But this system had been abandoned just a short time before the establishment of Darul Uloom, and this system of holding quarterly, six monthly and annual examinations, which is a good means of assessing the student's ability, labor and toil, was not in vogue. When a student finished a book under the instruction of a teacher, a higher book used to be begun without holding a test for the previous book. It is evident that in this there was no opportunity to assess and assay the student's ability, and very often even an undeserving student also used to go on crossing the stages of progress. Perceiving this defect, Darul Uloom put an end to this system and made the quarterly, half-yearly and annual examinations compulsory.

The rules that are in force in Darul Uloom in connection with examination are also sufficiently stiff. There is no rule of private examination here.


Amongst the Madrasas of India most probably it was a specialty of Bijapur only that an annual examination used to be held there, otherwise no mention of annual examination is met with in the history of other religious schools; and this much is absolutely certain that in the immediate past of the establishment of Darul Uloom the custom of annual examination was not at all there in India.



 Examination, which is the criterion of assessing the students’ educational ability and the teachers’ labour and assiduity and on which promotion to higher classes depends, is a very necessary thing. But even as Darul Uloom has been absolutely kept aloof from the influence of the government, similarly any kind of external interference in the examination' has also not been liked. The curriculum is of its own proposition and examinations too it conducts under its own supervision.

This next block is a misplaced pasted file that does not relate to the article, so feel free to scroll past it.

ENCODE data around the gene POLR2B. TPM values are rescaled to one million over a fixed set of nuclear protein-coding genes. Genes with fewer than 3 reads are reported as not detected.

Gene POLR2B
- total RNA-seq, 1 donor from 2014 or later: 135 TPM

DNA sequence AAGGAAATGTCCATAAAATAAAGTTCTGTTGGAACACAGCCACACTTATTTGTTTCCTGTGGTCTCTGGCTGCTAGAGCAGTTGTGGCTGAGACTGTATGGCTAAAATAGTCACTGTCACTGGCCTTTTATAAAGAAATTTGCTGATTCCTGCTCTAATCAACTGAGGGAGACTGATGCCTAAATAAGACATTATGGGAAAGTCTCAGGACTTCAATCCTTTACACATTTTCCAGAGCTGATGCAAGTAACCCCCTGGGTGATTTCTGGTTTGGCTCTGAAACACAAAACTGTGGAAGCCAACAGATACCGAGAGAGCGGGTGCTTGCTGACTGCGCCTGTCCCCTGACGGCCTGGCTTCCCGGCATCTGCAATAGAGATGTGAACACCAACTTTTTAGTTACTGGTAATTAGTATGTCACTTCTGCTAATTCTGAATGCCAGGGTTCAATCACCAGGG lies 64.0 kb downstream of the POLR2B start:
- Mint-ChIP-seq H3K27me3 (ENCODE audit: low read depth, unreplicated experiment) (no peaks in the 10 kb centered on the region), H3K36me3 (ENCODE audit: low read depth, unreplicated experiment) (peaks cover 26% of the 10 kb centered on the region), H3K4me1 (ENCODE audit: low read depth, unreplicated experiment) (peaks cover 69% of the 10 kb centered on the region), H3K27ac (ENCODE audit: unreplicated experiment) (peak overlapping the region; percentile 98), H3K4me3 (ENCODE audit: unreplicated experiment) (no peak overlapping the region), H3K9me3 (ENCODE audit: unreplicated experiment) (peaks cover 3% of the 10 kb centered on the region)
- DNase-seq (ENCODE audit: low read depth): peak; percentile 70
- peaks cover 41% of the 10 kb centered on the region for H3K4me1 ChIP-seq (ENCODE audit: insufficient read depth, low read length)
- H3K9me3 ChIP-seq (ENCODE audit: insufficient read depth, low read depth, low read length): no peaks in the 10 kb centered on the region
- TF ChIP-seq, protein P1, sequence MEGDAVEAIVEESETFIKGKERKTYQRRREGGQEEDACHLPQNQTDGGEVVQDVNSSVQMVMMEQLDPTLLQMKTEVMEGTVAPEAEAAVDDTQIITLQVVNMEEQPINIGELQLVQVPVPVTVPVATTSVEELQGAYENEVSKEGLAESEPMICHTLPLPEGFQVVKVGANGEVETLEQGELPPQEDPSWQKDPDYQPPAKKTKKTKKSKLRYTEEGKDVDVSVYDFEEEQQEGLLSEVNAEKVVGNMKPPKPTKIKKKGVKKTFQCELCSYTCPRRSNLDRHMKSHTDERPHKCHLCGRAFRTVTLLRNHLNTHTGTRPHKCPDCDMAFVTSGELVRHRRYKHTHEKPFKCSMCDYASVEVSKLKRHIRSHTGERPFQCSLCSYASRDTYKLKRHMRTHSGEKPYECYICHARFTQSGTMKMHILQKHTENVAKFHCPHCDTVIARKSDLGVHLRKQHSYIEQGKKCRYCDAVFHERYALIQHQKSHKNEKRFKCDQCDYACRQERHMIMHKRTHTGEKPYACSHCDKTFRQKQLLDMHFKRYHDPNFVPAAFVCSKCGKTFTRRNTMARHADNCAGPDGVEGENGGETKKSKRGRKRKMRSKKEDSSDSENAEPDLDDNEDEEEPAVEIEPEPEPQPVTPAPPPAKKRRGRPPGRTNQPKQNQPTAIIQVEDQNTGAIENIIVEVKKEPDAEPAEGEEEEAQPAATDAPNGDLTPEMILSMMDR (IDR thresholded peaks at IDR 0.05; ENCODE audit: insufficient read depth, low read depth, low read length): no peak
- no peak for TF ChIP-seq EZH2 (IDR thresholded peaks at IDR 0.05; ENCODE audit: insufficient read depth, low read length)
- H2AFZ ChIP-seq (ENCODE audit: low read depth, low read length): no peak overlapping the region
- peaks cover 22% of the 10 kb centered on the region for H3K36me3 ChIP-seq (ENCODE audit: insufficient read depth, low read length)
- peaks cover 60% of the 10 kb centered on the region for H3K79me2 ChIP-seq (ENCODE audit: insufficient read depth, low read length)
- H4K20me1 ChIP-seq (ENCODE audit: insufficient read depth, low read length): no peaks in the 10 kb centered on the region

The examinations here are of two kinds. One is examination for admission. It is held for those students who come from some other seminary to be admitted to Darul Uloom. Usually it is held in the month of Shawwal. Special strictness is used in this examination and very often

more than half of the candidates taking this examination have to return because of their failure. The other examination is" held for studies. This is held thrice in the academic year. The quarterly examination is held in the month of Safaru-Muzaffar, the six-monthly in Jamadil-Ula and the annual begins in the last week of Rajab and ends in the second ten days of the month of Sha'ban.

Extreme precaution is taken and strictest invigilation is done in. the examinations. All the examinations of the first and the second years and of some books of the third year are conducted catechetically, through viva voce and of higher classes, there is written examination. The question papers are printed with utmost precaution and under extreme secrecy.

In the examination four hours are given for answering the paper. Seats are fixed and special care is taken that the candidates may riot talk with each other in case of disobeying this rule the guilty candidates are expelled from the examination.

The hypothetical marks of the examination are 50. The detail of securing classes in the examination is as under:

, To be placed in the lowest class a successful candidate must obtain 30 to 36' marks, for the intermediate class 37 to 43, and for the highest class 44 to 50.

It should be known on this occasion that prior to Darul Uloom all the educational centers that were there in India were by and large of the nature of private institutions and it was a common factor in all of them that there was neither classification in them nor muster-rolls nor were the students compelled to choose a subsidiary book and subject with the principal book and subject. There was absolute freedom one would read whatever one liked and read as long as one wished. There was neither fixed duration for education nor any particular mode of examination. It is Darul Uloom only that takes precedence of all others in executing classification, duration of education, maintenance of muster-roll, holding of examinations, relevance of subjects and other such matters, and it is from here only that these things gradually became customary in the Arabic schools.